Myanmar 'ethnic cleansing' Rohingya - US

  • 23/11/2017
Rohingya mother way to their makeshift tent at Thankhali refugee camp in Teknaf, coxs Bazar 25 September 2017. According to UN more than 436,000 Rohingya refugees have fled Myanmar from violence over the last one month, most trying to cross the border and reach Bangladesh. International organizations have reported claims of human rights violations and summary executions allegedly carried out by the Myanmar army. (Photo by KM Asad/NurPhoto via Getty Images)
Photo credit: Getty

Secretary of State Rex Tillerson on Wednesday called the Myanmar military operation against the Rohingya population "ethnic cleansing" and said the United States would consider targeted sanctions against those responsible.

Referring to "horrendous atrocities" that have occurred, Mr Tillerson said in a statement on Wednesday: "After a careful and thorough analysis of available facts, it is clear that the situation in northern Rakhine state constitutes ethnic cleansing against the Rohingya."

While a top UN official has described the military actions as a textbook case of "ethnic cleansing", Mr Tillerson left Myanmar after a visit last week without using the label.

His statement made clear the US stance has shifted.

"These abuses by some among the Burmese military, security forces, and local vigilantes have caused tremendous suffering and forced hundreds of thousands of men, women, and children to flee their homes in Burma to seek refuge in Bangladesh," he said.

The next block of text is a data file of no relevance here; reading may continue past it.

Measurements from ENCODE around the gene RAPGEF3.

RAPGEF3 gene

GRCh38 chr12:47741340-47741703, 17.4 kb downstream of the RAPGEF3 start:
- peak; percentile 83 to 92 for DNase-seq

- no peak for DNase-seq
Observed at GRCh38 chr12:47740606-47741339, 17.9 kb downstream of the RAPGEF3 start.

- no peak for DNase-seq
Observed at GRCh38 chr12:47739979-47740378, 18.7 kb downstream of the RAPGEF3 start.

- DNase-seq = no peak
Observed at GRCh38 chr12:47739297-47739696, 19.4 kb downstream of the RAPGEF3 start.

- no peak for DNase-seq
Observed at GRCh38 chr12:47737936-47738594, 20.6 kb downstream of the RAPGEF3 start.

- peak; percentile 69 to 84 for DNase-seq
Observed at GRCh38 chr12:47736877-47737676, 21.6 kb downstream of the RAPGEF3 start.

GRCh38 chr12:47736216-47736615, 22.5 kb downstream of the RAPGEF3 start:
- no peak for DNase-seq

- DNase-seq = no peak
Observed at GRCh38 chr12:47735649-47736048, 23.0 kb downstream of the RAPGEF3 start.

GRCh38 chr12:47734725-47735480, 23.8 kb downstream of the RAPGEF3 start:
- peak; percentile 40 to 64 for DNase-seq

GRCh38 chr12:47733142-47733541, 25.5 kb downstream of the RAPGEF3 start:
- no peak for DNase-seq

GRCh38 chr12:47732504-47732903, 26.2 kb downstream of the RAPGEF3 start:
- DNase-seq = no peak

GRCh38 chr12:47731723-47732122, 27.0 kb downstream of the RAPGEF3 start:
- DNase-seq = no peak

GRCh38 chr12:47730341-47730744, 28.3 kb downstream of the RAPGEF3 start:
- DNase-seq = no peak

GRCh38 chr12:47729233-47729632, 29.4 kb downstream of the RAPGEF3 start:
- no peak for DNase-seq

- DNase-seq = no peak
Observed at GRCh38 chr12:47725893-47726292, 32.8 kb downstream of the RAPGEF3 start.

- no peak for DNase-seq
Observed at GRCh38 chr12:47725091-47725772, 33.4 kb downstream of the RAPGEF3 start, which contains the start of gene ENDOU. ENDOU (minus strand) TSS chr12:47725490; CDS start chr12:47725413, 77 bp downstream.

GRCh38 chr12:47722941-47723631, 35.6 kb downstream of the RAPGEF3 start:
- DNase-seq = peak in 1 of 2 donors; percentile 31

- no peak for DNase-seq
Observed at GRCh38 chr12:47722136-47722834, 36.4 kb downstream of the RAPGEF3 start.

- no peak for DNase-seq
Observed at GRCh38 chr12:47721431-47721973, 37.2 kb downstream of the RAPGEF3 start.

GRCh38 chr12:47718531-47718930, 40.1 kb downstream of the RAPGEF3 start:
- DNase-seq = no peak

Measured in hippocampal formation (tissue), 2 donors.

The United States supports an independent investigation into what happened in Rahkine state and will pursue action through US law, including possible targeted sanctions, he said.

"Those responsible for these atrocities must be held accountable," Mr Tillerson said.

In early November, US lawmakers proposed targeted sanctions and travel restrictions on military officials in Myanmar, also known as Burma.

Human rights monitors have accused Myanmar's military of atrocities, including mass rape, against the stateless Rohingya during so-called clearance operations following insurgent attacks on 30 police posts and an army base.

Myanmar's two-year-old government, led by Nobel laureate Aung San Suu Kyi, has faced heavy international criticism for its response to the crisis, though it has no control over the generals it has to share power with in the country's transition to civilian power after decades of military rule.